|Craspedacusta sowerbii - Wikipedia CC|
C. sowerbii jellyfish are small, reaching the diameter of a quarter. They have typical jellyfish features, an umbrella with stringy tentacles attached to the edges. These contain cnidocytes, specialized stinging cells which they use to paralyze their prey, macroinvertebrates and small fish.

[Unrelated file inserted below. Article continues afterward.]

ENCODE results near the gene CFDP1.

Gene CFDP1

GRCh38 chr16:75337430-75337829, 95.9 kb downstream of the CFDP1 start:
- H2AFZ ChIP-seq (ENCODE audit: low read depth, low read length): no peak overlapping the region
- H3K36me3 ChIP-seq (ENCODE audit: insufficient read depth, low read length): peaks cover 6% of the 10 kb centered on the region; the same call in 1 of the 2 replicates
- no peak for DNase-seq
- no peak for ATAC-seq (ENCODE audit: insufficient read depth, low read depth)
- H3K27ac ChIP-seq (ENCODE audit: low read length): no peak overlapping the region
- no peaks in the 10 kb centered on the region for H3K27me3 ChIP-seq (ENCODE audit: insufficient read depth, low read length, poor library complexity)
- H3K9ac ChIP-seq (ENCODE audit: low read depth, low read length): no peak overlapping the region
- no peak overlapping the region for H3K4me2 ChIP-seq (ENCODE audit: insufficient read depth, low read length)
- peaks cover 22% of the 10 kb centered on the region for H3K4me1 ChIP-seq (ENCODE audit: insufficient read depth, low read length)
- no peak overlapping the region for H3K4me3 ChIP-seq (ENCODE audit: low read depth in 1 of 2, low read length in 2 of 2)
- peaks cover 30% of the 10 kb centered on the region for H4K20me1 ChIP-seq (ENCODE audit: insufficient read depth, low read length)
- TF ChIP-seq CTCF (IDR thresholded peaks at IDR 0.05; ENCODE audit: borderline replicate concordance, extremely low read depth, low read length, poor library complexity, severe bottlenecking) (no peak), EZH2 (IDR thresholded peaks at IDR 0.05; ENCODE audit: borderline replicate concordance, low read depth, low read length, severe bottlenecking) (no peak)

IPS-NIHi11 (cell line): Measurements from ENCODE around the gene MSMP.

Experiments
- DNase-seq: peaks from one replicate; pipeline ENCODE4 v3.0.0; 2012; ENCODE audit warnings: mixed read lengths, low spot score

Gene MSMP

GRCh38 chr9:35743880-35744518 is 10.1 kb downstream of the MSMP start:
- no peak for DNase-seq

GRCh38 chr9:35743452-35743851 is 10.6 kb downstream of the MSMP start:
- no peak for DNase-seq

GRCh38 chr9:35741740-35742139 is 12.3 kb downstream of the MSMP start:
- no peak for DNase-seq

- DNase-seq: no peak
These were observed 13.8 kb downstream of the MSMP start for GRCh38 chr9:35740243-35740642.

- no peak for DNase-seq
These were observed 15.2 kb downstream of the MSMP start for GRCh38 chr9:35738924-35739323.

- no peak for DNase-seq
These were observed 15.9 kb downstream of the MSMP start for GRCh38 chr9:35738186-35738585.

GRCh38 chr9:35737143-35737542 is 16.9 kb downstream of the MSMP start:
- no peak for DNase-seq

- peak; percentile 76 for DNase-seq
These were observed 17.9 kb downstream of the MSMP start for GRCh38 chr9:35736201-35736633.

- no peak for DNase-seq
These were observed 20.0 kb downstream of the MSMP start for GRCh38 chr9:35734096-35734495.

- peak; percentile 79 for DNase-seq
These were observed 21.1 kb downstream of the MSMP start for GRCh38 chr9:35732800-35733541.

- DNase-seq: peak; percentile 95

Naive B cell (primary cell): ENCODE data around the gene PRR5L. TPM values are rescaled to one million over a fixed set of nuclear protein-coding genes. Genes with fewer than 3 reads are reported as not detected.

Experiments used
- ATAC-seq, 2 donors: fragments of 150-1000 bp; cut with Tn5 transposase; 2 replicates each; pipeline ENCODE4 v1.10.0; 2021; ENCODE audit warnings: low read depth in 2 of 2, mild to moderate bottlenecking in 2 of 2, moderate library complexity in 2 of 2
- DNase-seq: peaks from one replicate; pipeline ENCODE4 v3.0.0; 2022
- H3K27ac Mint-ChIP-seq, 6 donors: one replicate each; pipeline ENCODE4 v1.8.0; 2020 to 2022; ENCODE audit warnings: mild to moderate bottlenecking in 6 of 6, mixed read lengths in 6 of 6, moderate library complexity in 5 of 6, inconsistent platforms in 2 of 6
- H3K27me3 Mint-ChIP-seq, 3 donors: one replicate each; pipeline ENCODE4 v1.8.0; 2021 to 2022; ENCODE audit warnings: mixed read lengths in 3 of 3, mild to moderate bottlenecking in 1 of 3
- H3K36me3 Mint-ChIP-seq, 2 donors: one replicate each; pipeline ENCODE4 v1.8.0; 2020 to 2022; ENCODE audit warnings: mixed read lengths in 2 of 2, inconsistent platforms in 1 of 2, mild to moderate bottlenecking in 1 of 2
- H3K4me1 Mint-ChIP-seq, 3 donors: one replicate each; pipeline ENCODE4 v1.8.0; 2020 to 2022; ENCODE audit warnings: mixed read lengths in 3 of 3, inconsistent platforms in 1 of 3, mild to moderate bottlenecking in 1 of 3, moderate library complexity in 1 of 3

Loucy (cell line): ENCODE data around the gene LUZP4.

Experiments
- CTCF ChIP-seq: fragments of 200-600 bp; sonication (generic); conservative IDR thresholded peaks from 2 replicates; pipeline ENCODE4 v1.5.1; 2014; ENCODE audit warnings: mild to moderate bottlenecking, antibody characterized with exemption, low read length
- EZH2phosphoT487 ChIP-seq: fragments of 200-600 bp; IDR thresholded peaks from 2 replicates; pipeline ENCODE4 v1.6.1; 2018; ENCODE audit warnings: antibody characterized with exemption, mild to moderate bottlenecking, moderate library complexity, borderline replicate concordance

"A tiny, stalked form of the jellyfish (the polyp) lives as colonies attached to stable underwater surfaces such as rooted plants, rocks, or tree stumps. The microscopic polyp colonies feed and reproduce during the spring and summer months. The polyps reproduce asexually. Some of their offspring are the jellyfish that can be seen at the surface. The "jellyfish" or medusa reproduce sexually. Fertilized eggs develop into planula larvae which eventually settle to the bottom of the pond or lake and develop into polyps. However, in the United States, most populations of jellyfish are either all male or all female, so sexual reproduction may be rare." Freshwaterjellyfish.orgThe polyps contract in winter forming podocysts or resting bodies which may explain how they have spread to isolated ponds and water bodies, possibly transported by aquatic animals and birds.* They may be suddenly found in large numbers one year with none the following years. In some cases they have totally disappeared from a lake.